Anne Arundel County

Questions linger for Anne Arundel pastor after judge’s ruling to overturn cause of daughter’s 2012 death

More than a year after winning a major victory in discovering the truth about her 22-year-old daughter’s death, an Anne Arundel County pastor is unsure where the case goes next.

It was March 2021 when, after years of letters, lawsuits and legal inquiries, the Rev. Marguerite Morris finally broke through. An administrative law judge proposed the Office of the Chief Medical Examiner change the manner of her daughter Katherine Morris’ 2012 death from “suicide” to “undetermined.” It was the first update in the near-decade-old case.


Little has happened since then. Morris hasn’t asked Anne Arundel County police to reopen the case since the decision. But she’s asked for the department to seek more information from the public, even requesting the case be discussed on a new cold case podcast.

Police from Anne Arundel and other jurisdictions, as well as local prosecutors, had reviewed the case several times in the years leading up to the judge’s ruling, all finding that Katherine had died by suicide. Although Katherine’s manner of death has changed, Anne Arundel County Police still consider the case administratively closed.


Katherine Morris was found dead in her car on the Anne Arundel Community College campus in Hanover on May 6, 2012. Police who responded to the scene said they found two lit charcoal grills and a bottle of sleeping pills inside the car, which was still running. They found a note on her phone indicating she intended to end her life. Working with the information police had at the time, the medical examiner’s office ruled her cause of death to be carbon monoxide inhalation, and the manner to be suicide.

Marguerite Morris had doubts about that determination and began investigating the case on her own. Her daughter had secretly married Army Specialist Isaac Goodwin in August 2011. Shortly before her death, Katherine discovered Goodwin had cheated on her, according to Administrative Law Judge Susan A. Sinrod’s March 2021 decision, and confronted him, threatening to notify his chain of command as adultery is a crime in the military. Attempts to reach Goodwin by phone were unsuccessful.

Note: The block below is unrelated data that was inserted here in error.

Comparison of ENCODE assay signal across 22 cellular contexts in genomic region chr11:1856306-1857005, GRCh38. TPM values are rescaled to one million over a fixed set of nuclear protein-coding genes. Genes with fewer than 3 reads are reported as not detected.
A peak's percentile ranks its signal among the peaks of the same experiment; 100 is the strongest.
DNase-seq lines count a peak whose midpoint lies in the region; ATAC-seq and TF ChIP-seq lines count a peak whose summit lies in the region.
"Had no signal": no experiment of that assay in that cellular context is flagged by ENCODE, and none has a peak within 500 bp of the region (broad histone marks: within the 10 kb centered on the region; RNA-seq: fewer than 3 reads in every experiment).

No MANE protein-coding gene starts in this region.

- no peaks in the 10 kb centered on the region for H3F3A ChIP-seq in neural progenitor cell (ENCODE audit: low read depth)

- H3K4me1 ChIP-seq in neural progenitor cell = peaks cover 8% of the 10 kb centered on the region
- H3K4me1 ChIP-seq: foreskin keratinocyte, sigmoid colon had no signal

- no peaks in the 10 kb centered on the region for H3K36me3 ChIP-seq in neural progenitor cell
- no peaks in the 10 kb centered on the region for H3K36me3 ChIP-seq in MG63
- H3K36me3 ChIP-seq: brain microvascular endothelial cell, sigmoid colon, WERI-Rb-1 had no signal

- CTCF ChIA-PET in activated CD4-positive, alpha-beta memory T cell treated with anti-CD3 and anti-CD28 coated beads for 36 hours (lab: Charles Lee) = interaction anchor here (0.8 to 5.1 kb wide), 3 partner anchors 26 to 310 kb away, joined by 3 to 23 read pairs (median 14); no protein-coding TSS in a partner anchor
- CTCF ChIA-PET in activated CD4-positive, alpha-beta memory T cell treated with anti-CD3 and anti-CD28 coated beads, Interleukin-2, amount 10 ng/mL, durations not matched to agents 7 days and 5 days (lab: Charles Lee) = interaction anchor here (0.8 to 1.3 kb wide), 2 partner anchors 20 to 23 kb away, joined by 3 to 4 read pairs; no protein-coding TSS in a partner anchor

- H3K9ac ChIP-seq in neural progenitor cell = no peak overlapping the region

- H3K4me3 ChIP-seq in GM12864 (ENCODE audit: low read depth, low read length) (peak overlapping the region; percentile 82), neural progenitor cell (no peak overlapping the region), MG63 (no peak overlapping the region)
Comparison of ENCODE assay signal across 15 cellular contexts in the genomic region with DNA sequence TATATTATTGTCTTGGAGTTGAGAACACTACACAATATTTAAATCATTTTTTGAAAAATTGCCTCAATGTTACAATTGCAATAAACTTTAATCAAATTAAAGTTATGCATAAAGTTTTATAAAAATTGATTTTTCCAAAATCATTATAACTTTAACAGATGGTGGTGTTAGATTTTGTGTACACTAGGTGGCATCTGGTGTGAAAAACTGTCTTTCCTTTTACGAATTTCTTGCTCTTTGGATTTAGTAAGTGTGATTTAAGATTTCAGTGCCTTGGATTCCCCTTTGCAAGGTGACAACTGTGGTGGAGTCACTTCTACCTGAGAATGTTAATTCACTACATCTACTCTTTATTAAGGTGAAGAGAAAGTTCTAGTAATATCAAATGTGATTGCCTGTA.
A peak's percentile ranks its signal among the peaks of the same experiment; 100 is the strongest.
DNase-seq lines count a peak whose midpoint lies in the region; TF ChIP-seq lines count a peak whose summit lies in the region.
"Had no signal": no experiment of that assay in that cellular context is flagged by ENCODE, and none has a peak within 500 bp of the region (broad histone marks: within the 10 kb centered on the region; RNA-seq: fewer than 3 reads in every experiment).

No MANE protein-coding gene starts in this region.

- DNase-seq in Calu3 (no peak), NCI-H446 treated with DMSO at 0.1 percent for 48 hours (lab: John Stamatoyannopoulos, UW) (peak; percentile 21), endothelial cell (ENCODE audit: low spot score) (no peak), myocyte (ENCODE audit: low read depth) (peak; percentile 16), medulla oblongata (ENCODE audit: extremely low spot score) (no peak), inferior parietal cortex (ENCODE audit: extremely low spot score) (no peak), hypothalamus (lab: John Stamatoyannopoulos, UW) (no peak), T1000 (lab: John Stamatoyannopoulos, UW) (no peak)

Reviews of the case came to the same conclusion — that Katherine had killed herself and that her death could not have been a homicide. Then last year, Marguerite Morris spent several days presenting a case in the Office of Administrative Hearings, where a judge found that inconsistencies during the investigation and uncertainty about other suspects should have led the medical examiner’s office to change Katherine’s manner of death to undetermined.

For police, there’s not much more to do after several investigations under five police chiefs have resulted in little movement in the case. Morris, convinced the department will not open an unbiased investigation into the case, said she was offering the department an “olive branch” by asking them to list the case online as an unsolved death investigation, or feature it in the department’s cold case podcast, in hopes the public can shed light on what occurred. She doesn’t believe the police department can reinvestigate the matter itself, but seeking information would be a sign of “goodwill,” she said.

“There’s no reason for them not to do this,” Morris said, adding that she was “kind of shocked” about the department’s refusal.

“I can’t ask them to reinvestigate. But I can ask to work with them, and they’ve refused that,” she said.

Police Chief Amal Awad wrote in an Aug. 30 letter to Morris that the department believes the case “does not meet the criteria” to be featured online as it has not been ruled a homicide.